Fang Bronze Torque Necklace
Metal smiths assisted with them being applied to the neck of a woman who thereafter was unable to remove it. The torque was only removed after death.
Origin: Equatorial Guinea
Approx Age: late 19th – very early 20th century
Dimensions cm: 16.5 widest point x 4 depth
Ref. Number: 1641
A fine Fang bronze torque collar from the Fang people of Equatorial Guinea. It is a solid cast rather than forged and has been gilded. It is heavy and would have been worn around the neck by a Fang woman. (Sometimes, they were also worn by men). Metalsmiths assisted with them being applied to the neck of a woman who thereafter was unable to remove it. The torque was only removed after death. This is cast in a ‘C’ shape and is heavily engraved with geometric motifs and carries a lovely old wear patina.
The Fang are best known for their wooden reliquary figures which are abstract anthropomorphic carvings. There are a few in collections that are still attached to the original relics they were meant to protect.
The Fang migrated into their current area from the northeast in recent centuries as small groups or families of nomadic agriculturalists. Their militant nature allowed them to seize land from their weaker neighbours as they moved in.
The peoples throughout this region of Gabon share similar political systems. Each village has a leader who has inherited his position based on his relationship to the founding family of that village. As a political leader, he often serves as an arbitrator and is equally recognized as a ritual specialist. This enables him to justify his position of power based on his relationship with the ancestors of the village. Each village consists of bark houses arranged in a pattern along a straight street, and the size of the village is often determined by the resources available.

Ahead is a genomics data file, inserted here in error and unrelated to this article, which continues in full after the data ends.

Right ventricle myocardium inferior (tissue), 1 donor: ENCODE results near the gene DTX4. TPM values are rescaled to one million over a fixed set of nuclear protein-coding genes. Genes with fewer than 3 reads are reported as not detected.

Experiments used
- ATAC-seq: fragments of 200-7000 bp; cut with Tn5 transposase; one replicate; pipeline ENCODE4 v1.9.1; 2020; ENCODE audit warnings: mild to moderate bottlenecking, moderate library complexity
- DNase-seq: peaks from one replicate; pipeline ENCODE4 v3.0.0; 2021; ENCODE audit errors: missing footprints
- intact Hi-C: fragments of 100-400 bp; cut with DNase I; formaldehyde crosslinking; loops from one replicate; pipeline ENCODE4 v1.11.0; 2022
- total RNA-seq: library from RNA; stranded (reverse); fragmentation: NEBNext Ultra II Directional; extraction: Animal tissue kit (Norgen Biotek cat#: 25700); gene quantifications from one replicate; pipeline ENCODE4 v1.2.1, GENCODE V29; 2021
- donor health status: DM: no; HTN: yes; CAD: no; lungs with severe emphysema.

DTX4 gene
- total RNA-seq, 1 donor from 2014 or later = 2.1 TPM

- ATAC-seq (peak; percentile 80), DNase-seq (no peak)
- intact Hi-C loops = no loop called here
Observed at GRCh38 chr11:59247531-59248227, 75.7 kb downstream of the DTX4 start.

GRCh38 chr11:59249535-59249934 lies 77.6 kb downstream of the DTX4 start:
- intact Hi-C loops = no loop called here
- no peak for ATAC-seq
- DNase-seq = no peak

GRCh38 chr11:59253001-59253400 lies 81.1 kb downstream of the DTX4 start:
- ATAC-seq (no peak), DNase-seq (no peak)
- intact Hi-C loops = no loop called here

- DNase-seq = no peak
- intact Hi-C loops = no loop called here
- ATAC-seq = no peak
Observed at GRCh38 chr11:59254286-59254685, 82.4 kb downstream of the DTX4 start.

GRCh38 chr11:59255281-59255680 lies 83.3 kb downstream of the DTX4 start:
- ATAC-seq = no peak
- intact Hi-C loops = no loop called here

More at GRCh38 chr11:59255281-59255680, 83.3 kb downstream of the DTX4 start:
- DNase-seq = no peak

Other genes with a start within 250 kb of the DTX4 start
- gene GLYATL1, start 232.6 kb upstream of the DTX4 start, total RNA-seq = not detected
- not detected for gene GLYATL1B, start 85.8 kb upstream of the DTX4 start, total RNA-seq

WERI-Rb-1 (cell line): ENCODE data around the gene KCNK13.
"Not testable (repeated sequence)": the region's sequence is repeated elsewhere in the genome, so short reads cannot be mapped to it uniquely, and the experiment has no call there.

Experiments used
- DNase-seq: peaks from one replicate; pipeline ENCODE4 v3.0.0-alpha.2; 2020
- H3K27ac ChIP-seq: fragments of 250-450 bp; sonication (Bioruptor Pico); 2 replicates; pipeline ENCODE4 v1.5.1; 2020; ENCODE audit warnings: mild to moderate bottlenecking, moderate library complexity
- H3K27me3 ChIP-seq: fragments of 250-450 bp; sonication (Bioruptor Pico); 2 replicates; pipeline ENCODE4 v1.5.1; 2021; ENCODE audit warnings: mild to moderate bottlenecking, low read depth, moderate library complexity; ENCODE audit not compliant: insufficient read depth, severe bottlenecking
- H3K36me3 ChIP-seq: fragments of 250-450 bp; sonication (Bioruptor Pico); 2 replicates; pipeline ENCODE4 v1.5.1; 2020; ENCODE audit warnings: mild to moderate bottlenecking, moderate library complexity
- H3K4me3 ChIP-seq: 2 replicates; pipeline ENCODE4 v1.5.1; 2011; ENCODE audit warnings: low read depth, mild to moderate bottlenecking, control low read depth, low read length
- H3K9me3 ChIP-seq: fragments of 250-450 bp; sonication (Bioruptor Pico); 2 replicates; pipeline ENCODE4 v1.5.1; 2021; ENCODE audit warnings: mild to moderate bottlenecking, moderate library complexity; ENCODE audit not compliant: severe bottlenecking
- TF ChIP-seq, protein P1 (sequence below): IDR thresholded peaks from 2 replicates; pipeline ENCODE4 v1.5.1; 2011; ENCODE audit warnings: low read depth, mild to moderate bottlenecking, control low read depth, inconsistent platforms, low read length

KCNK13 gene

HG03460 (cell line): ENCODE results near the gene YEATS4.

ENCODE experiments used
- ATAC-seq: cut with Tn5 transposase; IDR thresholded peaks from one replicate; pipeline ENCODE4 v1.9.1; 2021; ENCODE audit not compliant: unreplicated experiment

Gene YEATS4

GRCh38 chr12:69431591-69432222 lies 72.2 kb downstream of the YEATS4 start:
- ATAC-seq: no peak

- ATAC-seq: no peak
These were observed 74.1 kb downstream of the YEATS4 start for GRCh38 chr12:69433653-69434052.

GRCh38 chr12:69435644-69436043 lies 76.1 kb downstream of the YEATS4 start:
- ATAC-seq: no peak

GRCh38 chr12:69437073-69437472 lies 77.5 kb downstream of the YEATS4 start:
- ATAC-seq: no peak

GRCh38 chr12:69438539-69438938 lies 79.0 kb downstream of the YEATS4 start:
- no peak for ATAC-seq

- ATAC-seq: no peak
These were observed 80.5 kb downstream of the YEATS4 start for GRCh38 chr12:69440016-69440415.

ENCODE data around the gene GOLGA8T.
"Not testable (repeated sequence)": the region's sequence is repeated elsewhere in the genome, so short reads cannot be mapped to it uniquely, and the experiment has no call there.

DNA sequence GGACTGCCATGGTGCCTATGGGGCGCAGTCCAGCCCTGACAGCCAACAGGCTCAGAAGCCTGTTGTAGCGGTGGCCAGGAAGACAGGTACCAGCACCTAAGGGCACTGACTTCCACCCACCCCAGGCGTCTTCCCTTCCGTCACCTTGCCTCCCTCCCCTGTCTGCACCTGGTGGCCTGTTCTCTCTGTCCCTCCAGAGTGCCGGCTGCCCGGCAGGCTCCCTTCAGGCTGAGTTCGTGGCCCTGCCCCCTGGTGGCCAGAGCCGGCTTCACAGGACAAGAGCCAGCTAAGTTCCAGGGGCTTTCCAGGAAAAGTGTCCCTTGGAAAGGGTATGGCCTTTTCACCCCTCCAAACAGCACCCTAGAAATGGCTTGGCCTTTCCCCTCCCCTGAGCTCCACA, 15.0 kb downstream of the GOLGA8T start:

The traditional religion of Fang centered around ancestors who are believed to wield power in the afterlife as they did as living leaders of the community. The skulls and long bones of these men were believed to retain power and to have control over the well-being of the family. Usually the relics were kept hidden away from the uninitiated and women. Wooden sculptures, known as reliquary guardian figures, were attached to the boxes containing the bones. Some believe that the figures are an abstract portrait of the deceased individual, while others argue that they serve to protect the spirit of the deceased from evil. It must be remembered, however, that it was the bones themselves that were sacred, not the wooden figures, thus there is no apparent contradiction in individuals selling what in effect was the tombstone of their ancestors for considerable profit to art dealers. During migrations the relics were brought along, but the reliquaries were often left behind.
References: IOWA art and life of Africa.
Ballarini, R., The Perfect Form: On the Track of African Tribal Currency, Galleria Africa Curio, 2009.
Bartolomucci, A., African Currency, Editore Africa Art Gallery, 2012.
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